I don’t think there is really anything negative that came up for me about the story. The writing was kind of funky in bits, although nothing that threw me out of the story. And there was an odd bit when Angel first meets Mary and Mary calls her “mum” all the time, while Angel orders Mary around calling her “wench”. I think there were few other British words in there and that kind of confused me because I thought they were in Missouri. This kind of thing though is part of what turned me on. Contrasting elements thrown together.

I’m sure if you like BDSM on any level this story will definitely hit the spot. But I think if you’re not into BDSM at all, this story could work for you because it’s not just about the sex or lifestyle it’s more universal in its appeal as a love story. It did for me anyway.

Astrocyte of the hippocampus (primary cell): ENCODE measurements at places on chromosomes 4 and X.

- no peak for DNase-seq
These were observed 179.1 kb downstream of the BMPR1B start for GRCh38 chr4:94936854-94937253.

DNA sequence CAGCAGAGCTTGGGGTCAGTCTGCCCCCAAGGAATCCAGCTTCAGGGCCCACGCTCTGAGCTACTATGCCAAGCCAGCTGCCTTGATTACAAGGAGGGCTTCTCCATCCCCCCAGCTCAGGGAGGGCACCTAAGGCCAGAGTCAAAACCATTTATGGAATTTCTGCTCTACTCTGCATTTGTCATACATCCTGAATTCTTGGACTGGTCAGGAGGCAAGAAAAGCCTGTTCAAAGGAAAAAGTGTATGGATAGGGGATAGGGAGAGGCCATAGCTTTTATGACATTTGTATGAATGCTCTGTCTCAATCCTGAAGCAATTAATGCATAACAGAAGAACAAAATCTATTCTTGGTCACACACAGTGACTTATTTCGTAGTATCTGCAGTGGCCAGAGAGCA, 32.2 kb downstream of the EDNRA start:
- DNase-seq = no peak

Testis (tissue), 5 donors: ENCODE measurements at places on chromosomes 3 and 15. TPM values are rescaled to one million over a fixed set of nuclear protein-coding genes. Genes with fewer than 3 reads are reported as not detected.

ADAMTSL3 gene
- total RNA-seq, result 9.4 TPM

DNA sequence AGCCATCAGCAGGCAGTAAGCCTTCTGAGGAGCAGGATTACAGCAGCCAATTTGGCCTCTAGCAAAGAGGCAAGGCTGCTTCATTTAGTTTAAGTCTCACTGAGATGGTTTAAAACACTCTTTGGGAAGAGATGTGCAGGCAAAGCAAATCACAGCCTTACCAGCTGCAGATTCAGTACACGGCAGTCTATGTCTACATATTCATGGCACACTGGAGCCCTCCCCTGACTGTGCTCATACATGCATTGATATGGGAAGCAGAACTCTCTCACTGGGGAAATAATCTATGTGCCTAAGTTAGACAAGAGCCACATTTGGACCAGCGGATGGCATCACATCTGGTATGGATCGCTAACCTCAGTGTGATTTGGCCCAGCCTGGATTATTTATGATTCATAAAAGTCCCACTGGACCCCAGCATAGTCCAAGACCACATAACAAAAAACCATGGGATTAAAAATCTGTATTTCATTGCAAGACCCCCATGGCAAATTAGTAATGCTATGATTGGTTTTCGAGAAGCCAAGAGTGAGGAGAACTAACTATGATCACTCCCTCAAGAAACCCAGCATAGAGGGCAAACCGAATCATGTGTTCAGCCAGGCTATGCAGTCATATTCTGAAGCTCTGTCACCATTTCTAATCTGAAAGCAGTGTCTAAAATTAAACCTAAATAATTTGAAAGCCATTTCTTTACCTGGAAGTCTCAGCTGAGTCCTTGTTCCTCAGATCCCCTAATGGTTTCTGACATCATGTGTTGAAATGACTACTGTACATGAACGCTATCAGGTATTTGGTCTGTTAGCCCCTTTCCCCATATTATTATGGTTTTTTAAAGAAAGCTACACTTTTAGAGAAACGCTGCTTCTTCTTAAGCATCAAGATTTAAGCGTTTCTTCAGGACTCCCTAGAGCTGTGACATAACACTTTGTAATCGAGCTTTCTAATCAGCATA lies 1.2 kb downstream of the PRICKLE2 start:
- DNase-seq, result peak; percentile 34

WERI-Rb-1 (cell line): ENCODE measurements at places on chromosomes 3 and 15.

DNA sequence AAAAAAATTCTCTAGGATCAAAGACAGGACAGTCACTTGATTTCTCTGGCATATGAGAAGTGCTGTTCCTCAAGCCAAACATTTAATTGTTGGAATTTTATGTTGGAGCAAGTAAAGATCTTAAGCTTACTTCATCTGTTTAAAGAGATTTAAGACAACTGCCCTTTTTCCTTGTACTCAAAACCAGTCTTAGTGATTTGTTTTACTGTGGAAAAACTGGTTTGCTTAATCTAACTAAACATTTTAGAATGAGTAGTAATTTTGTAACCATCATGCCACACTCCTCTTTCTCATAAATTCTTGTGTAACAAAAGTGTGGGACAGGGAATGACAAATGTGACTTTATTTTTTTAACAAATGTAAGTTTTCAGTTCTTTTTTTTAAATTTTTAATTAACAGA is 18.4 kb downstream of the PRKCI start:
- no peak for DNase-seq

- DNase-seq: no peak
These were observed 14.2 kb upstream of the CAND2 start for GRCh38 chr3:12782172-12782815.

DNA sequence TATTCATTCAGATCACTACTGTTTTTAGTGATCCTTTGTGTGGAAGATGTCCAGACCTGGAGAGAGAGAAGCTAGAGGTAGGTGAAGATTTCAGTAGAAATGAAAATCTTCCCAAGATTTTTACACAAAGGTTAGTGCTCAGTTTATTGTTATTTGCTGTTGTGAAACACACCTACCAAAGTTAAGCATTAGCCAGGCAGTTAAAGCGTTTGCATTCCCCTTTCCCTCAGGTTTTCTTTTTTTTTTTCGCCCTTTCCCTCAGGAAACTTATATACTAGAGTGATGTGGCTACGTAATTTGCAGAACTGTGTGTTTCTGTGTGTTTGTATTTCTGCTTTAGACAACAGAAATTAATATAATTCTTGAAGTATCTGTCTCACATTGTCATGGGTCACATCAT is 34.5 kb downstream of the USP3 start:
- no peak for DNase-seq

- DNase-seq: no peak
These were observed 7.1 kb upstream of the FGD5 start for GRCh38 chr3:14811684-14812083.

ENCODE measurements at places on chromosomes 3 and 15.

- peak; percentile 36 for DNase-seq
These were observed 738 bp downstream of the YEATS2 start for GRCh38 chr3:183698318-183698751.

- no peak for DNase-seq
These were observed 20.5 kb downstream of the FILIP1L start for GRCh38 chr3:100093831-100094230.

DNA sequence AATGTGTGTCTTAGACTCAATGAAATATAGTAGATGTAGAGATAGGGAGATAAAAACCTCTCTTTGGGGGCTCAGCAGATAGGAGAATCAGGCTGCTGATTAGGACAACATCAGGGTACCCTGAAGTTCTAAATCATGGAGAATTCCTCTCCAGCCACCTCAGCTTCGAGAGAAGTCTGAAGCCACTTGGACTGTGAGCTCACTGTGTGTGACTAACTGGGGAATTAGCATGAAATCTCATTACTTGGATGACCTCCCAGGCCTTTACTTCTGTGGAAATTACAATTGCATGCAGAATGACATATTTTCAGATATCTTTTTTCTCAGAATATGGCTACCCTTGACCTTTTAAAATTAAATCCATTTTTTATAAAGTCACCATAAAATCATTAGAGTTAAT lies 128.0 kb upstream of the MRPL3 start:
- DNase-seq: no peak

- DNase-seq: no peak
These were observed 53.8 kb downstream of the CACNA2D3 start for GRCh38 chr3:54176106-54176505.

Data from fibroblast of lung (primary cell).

Heat level: 5- hard core BDSM, M/s relationship. Graphically and bluntly written sexual scenarios, some minor anal, bondage.

Grade: B+

Wednesday, June 9, 2010

Review- A Curious Wine by Katherine V. Forrest

Curious Wine: A Novel
by Katherine V. Forrest
Original publication- 1983
Lesbian/ bi
200 pgs.
Alyson Books (2002)

Buy it Amazon, B&N

The intimacy of a cabin at Lake Tahoe provides the combustible setting that brings Diana Holland and Lane Christianson together in this passionate novel of first discovery. Candid in its eroticism, intensely romantic, and remarkably beautiful, Curious Wine is a love story that will remain in your memory.

Along the way in my meanderings around blog land or Amazon or somewhere, I came across this book and had to read it. I read many reviews but many said something like this; “it’s one of iconic lesbian love stories that was a precursor to today’s more erotic romances.”

Published in ’83 and taking place in 1978, yes, it is one of those books that had I come across it back in the 80’s, it would have probably turned me inside out just on the depth of this erotically charged love story alone. Today, of course, it’s more tame compared to the current trend of graphic eroticism in romance, however, the love story in this book is nicely written and timeless.